Other countries in the post-Soviet region would also have the opportunity to abandon pro-Kremlin positions in the wake of a Russian imperial collapse. Belarus, which is currently under unofficial Russian occupation, would be of particular importance in this process. The liberation of Belarus would create the possibility of establishing a firm and geographically coherent border along Europe’s eastern flank.
Vladimir Putin’s invasion of Ukraine is widely acknowledged as the biggest threat to the global security system since the end of the Cold War. The Russian dictator is seeking to rewrite the rule book and drag the international community back to a time of naked imperial aggression. If he succeeds, the whole world will enter a menacing new era of conflict and confrontation marked by escalating militarism and closed borders.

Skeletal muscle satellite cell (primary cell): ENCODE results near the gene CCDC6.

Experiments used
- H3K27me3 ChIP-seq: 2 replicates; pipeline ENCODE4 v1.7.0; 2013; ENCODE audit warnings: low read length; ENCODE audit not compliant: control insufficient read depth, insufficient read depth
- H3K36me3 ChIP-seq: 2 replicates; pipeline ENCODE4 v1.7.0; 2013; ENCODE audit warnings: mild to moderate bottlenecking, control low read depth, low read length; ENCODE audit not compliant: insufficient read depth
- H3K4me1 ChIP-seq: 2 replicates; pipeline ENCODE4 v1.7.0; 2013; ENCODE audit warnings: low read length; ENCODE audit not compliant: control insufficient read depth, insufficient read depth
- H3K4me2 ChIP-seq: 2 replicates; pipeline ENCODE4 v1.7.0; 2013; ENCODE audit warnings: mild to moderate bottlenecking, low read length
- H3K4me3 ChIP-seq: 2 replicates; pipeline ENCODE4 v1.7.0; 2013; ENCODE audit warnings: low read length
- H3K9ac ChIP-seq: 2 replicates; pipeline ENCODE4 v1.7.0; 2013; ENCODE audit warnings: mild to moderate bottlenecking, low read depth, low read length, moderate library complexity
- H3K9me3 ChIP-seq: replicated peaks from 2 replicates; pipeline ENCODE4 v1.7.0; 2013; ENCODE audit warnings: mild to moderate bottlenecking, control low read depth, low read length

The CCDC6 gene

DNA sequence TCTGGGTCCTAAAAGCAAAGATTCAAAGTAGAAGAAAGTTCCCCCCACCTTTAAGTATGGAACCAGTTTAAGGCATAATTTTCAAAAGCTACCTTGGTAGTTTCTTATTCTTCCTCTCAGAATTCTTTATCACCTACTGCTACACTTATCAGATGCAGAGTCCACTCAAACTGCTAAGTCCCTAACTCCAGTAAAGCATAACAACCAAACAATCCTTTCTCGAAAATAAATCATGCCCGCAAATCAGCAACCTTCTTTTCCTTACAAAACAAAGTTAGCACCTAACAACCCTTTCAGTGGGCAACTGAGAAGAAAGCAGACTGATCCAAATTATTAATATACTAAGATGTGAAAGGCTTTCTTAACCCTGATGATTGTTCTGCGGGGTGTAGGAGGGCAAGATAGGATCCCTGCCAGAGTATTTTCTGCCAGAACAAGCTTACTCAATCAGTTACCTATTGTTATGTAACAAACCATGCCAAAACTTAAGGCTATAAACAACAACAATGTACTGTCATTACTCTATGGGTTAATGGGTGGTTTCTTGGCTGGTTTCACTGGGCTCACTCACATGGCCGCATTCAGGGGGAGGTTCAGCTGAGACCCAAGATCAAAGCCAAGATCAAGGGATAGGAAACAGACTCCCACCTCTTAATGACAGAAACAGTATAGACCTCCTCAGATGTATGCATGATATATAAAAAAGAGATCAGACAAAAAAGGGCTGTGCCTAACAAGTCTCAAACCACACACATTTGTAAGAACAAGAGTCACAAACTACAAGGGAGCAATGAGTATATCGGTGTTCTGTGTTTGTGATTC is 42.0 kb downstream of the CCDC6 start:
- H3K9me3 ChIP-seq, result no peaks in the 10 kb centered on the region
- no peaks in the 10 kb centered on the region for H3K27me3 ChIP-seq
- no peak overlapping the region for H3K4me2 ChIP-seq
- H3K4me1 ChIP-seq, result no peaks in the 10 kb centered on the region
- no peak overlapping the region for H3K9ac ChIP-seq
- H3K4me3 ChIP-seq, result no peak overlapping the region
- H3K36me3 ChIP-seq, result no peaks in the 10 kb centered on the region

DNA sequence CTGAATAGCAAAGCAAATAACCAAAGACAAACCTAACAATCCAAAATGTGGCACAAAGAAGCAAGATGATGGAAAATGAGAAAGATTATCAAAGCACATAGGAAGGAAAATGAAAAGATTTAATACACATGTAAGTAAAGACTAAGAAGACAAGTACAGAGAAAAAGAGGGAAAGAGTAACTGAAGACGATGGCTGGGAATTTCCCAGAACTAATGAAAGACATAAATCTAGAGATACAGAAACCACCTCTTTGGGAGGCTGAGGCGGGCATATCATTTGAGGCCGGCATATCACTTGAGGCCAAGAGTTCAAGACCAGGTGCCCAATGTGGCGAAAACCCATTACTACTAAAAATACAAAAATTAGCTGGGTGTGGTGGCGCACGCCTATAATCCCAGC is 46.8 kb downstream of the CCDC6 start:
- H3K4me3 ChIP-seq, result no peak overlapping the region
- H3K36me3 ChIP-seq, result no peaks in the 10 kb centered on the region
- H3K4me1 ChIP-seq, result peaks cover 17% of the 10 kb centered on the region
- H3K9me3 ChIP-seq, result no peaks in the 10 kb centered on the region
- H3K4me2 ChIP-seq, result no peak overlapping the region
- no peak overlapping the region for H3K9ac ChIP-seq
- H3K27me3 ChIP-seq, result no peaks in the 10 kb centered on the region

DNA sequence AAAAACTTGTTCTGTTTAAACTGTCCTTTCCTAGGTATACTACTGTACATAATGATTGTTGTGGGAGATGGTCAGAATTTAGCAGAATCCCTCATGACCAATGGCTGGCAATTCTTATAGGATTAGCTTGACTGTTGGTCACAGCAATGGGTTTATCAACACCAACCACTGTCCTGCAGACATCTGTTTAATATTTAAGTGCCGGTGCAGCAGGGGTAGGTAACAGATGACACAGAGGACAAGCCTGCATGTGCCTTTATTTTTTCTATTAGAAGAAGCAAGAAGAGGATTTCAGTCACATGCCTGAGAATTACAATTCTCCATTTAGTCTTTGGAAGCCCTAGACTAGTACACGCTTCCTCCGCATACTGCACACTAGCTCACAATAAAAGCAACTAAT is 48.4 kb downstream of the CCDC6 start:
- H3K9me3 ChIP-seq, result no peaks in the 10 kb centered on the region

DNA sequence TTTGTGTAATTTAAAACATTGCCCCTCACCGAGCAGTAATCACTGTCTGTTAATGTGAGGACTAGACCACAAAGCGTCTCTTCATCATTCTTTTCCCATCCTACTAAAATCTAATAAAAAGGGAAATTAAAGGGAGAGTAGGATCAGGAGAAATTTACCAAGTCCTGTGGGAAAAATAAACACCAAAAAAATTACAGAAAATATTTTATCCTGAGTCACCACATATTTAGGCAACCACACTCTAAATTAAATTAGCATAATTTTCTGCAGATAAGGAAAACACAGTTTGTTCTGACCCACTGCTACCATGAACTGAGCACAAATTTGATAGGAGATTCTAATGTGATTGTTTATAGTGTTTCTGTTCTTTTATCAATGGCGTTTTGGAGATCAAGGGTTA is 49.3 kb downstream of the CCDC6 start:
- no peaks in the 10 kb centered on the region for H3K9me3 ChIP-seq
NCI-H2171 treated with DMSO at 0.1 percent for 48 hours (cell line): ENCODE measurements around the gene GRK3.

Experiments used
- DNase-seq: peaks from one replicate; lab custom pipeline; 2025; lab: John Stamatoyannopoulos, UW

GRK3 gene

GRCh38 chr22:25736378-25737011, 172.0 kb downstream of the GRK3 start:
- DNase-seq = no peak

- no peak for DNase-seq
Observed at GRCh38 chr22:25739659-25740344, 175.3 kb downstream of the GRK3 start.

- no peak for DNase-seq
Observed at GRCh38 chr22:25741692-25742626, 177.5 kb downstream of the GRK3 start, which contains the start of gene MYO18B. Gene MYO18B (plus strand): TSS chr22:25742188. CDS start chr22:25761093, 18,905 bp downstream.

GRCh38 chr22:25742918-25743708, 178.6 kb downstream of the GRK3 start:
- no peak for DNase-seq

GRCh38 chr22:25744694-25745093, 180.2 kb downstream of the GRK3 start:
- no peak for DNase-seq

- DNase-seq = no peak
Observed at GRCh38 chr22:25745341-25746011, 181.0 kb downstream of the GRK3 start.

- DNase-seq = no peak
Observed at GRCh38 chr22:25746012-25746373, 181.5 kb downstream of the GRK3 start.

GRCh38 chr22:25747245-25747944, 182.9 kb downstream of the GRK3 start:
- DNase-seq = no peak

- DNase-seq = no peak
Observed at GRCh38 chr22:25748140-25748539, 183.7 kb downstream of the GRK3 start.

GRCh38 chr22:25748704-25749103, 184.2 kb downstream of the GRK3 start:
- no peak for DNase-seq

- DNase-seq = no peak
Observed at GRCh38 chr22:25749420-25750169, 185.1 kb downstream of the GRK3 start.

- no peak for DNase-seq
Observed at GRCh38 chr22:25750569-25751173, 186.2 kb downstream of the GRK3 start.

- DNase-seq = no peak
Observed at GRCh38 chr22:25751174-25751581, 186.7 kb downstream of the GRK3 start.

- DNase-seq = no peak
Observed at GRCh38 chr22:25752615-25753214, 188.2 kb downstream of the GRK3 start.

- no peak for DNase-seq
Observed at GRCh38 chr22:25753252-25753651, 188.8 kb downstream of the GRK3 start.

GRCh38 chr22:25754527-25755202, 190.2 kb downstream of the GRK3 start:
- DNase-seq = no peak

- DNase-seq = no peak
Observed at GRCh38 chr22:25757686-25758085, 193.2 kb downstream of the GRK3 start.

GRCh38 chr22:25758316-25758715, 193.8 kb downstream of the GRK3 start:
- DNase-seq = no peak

Luckily, there is an alternative. Ukraine has already destroyed the central imperial myth of Russian military invincibility and has demonstrated that it is more than capable of beating Putin’s forces on the battlefield. If the West maintains its support and provides Kyiv with the tools to finish the job, there is every reason to believe Ukraine can decisively defeat Russia.
This would be an historic victory for Ukraine itself, but it would also represent a hugely significant win for the wider international community. Defeat in Ukraine would leave Russia’s imperial ideology in tatters while paving the way for a lasting peace in Europe. It would help secure a rules-based geopolitical environment where smaller countries are free to determine their own fate and need not fear their larger neighbors. These goals are within reach. All that is required is unwavering support for Ukraine.
Danylo Lubkivsky is the director of the Kyiv Security Forum and former Deputy Foreign Minister of Ukraine.